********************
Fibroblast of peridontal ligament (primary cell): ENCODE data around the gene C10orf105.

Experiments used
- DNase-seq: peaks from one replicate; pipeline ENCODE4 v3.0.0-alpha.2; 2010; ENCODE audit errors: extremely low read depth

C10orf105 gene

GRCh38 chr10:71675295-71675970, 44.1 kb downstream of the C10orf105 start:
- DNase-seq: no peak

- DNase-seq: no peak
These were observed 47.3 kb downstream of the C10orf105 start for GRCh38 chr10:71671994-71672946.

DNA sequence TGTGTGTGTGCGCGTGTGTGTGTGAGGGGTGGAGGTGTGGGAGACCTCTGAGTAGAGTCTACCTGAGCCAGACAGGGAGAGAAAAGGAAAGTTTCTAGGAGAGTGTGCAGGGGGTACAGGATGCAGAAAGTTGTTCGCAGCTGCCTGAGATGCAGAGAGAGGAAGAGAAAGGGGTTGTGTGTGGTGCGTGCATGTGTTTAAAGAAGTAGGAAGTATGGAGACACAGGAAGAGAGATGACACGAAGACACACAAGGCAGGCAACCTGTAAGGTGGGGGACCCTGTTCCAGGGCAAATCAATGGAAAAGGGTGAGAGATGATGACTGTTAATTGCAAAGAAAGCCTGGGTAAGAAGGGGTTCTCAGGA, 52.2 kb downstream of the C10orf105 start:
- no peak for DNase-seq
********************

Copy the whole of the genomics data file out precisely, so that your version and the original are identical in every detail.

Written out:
Fibroblast of peridontal ligament (primary cell): ENCODE data around the gene C10orf105.

Experiments used
- DNase-seq: peaks from one replicate; pipeline ENCODE4 v3.0.0-alpha.2; 2010; ENCODE audit errors: extremely low read depth

C10orf105 gene

GRCh38 chr10:71675295-71675970, 44.1 kb downstream of the C10orf105 start:
- DNase-seq: no peak

- DNase-seq: no peak
These were observed 47.3 kb downstream of the C10orf105 start for GRCh38 chr10:71671994-71672946.

DNA sequence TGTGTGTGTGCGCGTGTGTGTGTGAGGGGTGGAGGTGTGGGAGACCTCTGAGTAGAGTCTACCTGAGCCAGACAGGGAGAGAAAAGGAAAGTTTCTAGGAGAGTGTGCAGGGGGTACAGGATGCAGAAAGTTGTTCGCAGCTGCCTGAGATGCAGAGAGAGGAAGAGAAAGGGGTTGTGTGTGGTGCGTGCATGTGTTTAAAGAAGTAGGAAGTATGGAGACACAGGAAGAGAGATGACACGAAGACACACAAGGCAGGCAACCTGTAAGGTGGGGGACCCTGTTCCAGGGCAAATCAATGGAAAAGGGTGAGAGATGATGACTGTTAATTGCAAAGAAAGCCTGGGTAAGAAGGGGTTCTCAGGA, 52.2 kb downstream of the C10orf105 start:
- no peak for DNase-seq